Review Summary: Sounds like: Interpol marrying U2 and having a gay Italian child with Katatonia. Features members of the Italian metal band The Foreshadowing.
2008 was a great year for music but more often than not, some of the stronger releases tended to be overlooked on sputnik and go by with little or no attention. This is one such case for the Italy based rock band Klimt 1918. The band originally formed in 1999 through the ashes of a death metal band called Another Day but that broke down soon paving way for a huge stylistic shift. I just discovered the band several months ago after reading several raving advertisements and reviews of their latest offering “Just In Case We’ll Never Meet Again.” The comparisons didn’t hurt either, with magazines describing Klimt1918 as blend of Interpol, U2, and Katatonia. Needless to say, I felt compelled to give this band a try although the hype was ridiculously overblown.
“Just In Case We’ll Never Meet Again’ is an interesting album to listen to because the band seems to transcend genres with relative ease. Klimt1918’s character so to speak channels some of the 90’s bigger indie and alternative rock bands around with a slight progressive bent , often incorporating post rock melodies and shoe gaze atmosphere complete with the lo-fi buzz saw tone pioneered by My Bloody Valentine. My favorite aspect of this band is the highly contagious guitar work. Very mellow and uplifting, the duo of Marco and Francesco excel at crafting luscious chord progressions often reminiscent of U2’s glory days. The sublime guitar melodies are wrapped around Marco’s charismatic vocals. His cleanly sung vocals are very powerful and at times ethereal in the sense of sounding very pleasant and welcoming to the ears. Although his accent lends the music a distinct Euro feel, the vocal patterns rarely shift to a new direction resulting in some of the tracks sounding a bit alike. The bass work while minimal, blends into the main and rhythm guitars nicely while opting for a more subtle behind the scenes approach.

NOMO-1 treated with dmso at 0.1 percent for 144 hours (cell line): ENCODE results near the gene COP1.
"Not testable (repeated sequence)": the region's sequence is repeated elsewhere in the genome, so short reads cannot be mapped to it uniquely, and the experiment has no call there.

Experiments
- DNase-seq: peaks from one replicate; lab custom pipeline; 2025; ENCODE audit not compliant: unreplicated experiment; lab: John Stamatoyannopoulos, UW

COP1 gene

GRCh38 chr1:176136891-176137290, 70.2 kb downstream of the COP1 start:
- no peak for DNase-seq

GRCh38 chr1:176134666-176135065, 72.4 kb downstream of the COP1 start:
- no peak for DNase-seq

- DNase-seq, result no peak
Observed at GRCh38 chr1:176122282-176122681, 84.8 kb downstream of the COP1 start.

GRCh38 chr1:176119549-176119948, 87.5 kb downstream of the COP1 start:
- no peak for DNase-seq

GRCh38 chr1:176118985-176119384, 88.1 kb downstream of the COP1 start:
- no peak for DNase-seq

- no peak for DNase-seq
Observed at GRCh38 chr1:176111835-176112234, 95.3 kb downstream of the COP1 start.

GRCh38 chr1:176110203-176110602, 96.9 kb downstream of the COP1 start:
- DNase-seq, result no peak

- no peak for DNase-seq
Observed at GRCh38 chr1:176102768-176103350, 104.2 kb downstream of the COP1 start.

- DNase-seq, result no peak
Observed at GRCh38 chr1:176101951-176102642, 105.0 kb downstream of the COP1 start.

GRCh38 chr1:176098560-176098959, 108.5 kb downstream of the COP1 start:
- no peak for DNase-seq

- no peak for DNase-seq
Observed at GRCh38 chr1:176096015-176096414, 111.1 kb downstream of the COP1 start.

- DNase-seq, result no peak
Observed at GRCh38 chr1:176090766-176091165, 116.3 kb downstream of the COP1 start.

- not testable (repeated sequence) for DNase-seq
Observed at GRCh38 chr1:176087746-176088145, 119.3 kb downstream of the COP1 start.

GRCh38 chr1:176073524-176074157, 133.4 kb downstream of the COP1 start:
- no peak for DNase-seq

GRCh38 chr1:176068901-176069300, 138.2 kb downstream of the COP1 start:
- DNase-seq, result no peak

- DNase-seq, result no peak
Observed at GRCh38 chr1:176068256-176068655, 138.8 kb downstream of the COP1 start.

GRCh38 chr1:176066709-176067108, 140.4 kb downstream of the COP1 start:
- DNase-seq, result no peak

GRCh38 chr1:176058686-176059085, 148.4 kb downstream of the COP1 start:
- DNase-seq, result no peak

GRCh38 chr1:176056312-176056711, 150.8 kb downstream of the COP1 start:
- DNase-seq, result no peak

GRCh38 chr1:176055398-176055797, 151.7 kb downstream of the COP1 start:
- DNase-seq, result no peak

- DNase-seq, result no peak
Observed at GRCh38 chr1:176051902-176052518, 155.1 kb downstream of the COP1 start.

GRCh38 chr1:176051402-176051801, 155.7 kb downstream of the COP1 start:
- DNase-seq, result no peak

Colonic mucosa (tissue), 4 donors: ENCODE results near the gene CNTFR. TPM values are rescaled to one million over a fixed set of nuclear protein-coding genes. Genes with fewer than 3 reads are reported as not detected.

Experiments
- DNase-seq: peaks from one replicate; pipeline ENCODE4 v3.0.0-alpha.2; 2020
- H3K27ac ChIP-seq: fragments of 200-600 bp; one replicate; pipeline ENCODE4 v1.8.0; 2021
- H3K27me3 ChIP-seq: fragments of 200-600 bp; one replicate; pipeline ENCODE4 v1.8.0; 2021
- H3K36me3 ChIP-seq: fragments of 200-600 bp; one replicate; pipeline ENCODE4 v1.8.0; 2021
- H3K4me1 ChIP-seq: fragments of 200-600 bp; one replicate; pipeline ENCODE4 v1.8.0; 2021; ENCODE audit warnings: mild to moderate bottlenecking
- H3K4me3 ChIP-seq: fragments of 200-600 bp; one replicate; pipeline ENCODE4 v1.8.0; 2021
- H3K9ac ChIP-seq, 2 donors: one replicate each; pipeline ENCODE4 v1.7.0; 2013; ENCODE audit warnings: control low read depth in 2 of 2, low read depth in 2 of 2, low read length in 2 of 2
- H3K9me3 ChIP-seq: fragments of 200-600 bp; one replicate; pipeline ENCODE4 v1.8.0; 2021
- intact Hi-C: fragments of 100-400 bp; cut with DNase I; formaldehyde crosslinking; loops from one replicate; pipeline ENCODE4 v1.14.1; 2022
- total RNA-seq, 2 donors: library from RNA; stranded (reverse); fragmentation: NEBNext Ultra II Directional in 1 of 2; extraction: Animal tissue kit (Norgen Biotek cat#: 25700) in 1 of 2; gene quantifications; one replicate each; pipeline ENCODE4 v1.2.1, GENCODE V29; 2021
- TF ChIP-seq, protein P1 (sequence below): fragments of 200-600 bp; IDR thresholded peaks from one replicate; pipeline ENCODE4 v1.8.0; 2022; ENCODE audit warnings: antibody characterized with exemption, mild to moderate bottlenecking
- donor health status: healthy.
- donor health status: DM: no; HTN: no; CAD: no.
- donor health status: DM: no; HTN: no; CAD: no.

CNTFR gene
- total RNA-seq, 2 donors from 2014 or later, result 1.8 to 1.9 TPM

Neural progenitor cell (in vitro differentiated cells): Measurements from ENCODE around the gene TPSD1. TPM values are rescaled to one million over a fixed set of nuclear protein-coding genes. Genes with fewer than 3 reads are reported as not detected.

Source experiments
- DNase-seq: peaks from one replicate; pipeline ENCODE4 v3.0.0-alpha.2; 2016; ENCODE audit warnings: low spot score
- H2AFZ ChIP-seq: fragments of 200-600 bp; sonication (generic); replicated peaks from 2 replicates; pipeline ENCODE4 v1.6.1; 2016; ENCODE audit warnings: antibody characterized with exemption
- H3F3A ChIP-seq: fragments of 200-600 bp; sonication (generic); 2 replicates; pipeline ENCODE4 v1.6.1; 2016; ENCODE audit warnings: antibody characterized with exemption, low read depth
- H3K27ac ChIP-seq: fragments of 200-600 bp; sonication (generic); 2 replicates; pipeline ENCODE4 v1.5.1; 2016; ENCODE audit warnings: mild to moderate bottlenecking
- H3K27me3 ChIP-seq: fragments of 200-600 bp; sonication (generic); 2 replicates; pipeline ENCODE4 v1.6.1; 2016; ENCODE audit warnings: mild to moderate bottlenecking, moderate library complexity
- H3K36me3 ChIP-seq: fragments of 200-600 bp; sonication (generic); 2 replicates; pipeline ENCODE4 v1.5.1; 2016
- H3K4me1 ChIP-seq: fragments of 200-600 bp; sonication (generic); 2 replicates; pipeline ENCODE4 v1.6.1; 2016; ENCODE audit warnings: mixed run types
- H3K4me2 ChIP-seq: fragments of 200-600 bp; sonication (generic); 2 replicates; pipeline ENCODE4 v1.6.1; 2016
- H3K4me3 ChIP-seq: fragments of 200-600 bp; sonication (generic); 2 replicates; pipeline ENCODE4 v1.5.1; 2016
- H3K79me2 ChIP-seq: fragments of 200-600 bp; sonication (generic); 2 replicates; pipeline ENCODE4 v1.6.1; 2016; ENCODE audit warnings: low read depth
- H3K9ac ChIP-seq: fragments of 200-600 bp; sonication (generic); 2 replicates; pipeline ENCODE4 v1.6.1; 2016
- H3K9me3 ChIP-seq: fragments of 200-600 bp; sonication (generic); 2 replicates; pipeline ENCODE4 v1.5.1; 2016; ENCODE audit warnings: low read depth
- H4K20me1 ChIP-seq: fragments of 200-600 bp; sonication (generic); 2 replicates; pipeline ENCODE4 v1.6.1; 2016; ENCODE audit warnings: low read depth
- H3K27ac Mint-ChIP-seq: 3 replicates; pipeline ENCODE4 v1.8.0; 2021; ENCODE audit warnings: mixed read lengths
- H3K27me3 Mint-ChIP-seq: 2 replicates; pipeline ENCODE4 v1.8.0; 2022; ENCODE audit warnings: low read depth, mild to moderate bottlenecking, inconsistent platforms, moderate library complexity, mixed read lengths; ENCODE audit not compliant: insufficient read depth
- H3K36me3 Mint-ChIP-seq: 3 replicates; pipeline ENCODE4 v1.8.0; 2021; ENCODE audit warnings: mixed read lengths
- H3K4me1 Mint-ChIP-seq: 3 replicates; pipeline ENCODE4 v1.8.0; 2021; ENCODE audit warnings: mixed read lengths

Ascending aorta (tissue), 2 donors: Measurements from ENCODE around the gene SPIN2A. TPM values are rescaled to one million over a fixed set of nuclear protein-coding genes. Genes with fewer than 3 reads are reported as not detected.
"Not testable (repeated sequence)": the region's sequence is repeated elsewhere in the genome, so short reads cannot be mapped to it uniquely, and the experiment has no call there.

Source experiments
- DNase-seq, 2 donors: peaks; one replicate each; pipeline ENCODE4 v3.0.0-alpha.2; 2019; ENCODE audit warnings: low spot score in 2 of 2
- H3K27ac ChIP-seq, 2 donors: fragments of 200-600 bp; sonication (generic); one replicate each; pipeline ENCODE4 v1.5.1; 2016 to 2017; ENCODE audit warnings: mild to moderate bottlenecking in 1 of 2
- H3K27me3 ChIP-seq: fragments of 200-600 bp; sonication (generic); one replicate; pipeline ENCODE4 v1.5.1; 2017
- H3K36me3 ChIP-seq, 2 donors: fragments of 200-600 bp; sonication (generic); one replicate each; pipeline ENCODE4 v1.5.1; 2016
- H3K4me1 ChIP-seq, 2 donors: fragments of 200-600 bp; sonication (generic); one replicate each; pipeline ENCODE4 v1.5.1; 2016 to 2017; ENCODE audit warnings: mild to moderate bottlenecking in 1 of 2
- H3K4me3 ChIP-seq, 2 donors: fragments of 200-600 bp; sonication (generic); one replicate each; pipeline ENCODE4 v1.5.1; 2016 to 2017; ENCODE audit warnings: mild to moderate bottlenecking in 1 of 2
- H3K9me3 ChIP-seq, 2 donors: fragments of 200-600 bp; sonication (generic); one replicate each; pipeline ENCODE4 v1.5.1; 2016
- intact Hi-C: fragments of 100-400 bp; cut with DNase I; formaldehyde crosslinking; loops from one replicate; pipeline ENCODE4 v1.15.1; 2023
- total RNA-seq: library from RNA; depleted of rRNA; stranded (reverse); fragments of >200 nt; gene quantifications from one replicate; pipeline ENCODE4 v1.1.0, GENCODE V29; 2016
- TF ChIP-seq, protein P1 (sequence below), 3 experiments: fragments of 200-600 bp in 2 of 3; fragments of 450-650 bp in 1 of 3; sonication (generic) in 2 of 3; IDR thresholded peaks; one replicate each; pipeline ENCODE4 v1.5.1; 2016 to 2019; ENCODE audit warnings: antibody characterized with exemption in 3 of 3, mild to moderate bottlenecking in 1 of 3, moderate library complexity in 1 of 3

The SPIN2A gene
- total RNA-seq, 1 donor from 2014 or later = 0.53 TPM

The production is quite clean, allowing the guitars to drive the feeling and emotion of the music. As I said before though, Klimt1918 often try to incorporate shoe gaze atmosphere by adding a fuzzy layer of distortion stemming from rhythm guitar. I love shoe gaze but this added element doesn’t really benefit or downgrade the music. My feeling on the matter is neutral but I do have one complaint with this record. The songwriting patterns often imitate each other except for the occasional change in tempo. Other than that though, Klimt1918 have created one of the more interesting records of the year that fans of post rock and mellow alternative should check out. The direction of this band has shifted from gothic metal to indie rock so I am quite interested to see what happens next with Klimt1918.
Ghost Of A Tape Listener